Oil-Free Vegan Arugula or Basil Pesto

I went a little arugula crazy at the farmer’s market last Saturday. The market we visit almost every week has the most amazing organic produce vendor, Worden Farms. The bag of fresh, organic arugula is a steal at $4.00, but sometimes I have trouble finishing the bag before it’s past its peak!

So…here I am experimenting with some recipes and I thought, how about a creamy pesto, similar to the white bean and basil pesto that I make? I wonder how it would taste if I subbed the arugula for the pesto, Well…let’s find out, shall we?

Oil Free Arugula/Basil Pesto

  • Servings: Makes One Cup of Pesto
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Ingredients:

  • One 15 1/2 ounce can of cannellini beans, rinsed and drained
  • One lemon juiced. (Zest is optional if you want extra lemony flavor)
  • 1 cup of arugula OR Basil (very tightly packed)-I may have used closer to a cup and a half
  • 4 cloves of peeled garlic
  • 3-4 T. of nutritional yeast
  • 1 t. kosher salt
  • 1/2 t. Aleppo pepper
  • 1 T. water

Directions: Add all of the above ingredients to a food processor and blend well. Stop and scrape down as needed. Depending on your processor, you may need to adjust the water if you want your thicker or thinner. Mine was just right with one tablespoon of water. Chill your pesto and serve with veggies or serve as a sauce with pasta. Enjoy!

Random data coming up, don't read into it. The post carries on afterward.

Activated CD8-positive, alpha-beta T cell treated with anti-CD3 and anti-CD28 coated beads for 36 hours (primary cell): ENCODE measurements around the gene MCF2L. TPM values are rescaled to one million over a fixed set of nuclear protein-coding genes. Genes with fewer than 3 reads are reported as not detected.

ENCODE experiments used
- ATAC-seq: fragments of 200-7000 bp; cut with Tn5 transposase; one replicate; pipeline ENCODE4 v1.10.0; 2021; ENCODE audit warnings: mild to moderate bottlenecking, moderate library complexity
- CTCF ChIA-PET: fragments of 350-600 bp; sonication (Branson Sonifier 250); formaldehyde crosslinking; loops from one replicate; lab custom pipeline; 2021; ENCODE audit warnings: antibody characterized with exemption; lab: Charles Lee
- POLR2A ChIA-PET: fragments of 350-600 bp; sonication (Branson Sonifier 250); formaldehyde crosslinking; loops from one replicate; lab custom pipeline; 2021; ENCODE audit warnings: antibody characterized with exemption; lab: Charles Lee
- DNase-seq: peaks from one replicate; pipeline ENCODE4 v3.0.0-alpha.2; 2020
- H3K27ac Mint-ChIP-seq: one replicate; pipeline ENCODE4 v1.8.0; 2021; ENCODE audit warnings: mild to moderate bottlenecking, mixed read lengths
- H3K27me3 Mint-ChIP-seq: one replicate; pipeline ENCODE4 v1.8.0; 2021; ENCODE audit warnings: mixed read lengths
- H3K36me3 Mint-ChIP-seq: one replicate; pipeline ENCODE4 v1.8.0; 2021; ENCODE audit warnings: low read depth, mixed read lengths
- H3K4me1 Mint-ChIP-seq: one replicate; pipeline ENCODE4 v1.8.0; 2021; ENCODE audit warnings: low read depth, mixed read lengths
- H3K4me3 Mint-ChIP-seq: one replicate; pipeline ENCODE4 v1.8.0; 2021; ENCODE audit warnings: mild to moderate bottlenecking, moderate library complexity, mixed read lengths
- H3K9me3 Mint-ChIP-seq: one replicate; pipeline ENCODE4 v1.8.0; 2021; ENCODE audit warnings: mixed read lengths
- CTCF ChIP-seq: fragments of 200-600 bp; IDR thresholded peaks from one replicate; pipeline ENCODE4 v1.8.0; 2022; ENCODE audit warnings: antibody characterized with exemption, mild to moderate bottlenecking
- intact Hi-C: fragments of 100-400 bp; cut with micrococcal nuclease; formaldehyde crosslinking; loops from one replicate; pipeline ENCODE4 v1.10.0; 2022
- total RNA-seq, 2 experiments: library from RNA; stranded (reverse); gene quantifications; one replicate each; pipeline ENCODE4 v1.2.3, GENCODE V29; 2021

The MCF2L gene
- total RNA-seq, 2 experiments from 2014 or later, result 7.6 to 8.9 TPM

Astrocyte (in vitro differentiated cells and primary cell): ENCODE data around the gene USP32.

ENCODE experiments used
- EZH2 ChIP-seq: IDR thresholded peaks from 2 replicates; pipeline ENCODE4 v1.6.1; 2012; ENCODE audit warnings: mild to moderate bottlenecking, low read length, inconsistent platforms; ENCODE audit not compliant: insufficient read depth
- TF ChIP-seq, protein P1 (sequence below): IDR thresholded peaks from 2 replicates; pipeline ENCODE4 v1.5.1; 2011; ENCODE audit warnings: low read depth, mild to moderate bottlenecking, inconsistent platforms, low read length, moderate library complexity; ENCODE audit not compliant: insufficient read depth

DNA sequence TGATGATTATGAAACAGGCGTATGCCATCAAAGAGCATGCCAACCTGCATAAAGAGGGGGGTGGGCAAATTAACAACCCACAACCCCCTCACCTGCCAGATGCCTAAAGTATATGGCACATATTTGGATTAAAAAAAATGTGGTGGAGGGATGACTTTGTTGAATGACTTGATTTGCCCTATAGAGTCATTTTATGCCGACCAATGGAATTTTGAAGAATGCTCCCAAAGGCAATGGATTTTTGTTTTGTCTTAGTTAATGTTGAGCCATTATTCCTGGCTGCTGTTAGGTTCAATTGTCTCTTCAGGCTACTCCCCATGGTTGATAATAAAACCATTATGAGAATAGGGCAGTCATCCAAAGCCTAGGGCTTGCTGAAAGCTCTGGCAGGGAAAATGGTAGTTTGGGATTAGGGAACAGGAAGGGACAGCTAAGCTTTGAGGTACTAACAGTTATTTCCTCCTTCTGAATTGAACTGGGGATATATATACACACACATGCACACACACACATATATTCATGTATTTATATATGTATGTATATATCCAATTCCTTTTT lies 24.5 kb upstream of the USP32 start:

This is a great alternative to a creamy vegetable dip. It’s completely guilt free because you aren’t adding any oil. The cannellini beans add a creamy, smooth texture and the nutritional yeast gives it just enough cheesy flavor without overpowering it.

Arugula ranks among the top 20 foods on the ANDI scale (Aggregate Nutrient Density Index). It is considered a cruciferous vegetable in the same family as broccoli, kale and Brussels sprouts. It is also high in nitrates which has shown to be helpful in lowering blood pressure and with only 10 calories in 2 cups, you are getting a lot of bang for your buck!

Let me know how you like this by leaving me a comment. If you make it yourself, please tag me @heidicooksplants on Instagram!

See you in the kitchen soon,

Heidi

Wouldn’t you love to save some time?

If you spend a few hours in the kitchen today, I promise it will be worth it  later in the week. It’s batch cooking time! (Insert very energetic emoji here)  I have referred to my “batch cooking Sundays” in previous posts and I felt like it was time to finally get around to showing you, dear readers, how I accomplish all this work. It really is fairly easy and worth a couple hours of effort. Follow my easy steps and you will be thanking me on Wednesday when you are tired and can’t think of anything to prepare for lunch or dinner.

The first thing I do is roughly decide what types of things I’ll want to eat in the coming week. Breakfast is the simplest do-ahead meal. I eat steel cut oats pretty much each weekday morning. If you make them from scratch in the morning, they take over 30 minutes. No one has time for that, but you can make a pot of oats on Sunday and refrigerate them. Every morning, just scoop out what you’d like and pop them in the microwave for about 2 minutes.  Some mornings, I mash in a banana and blueberries. If you like savory oats, you can add some chopped tomato, chopped mushrooms or any other veggies you have on hand. Presto–sweet or savory breakfast oats.

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A breakfast staple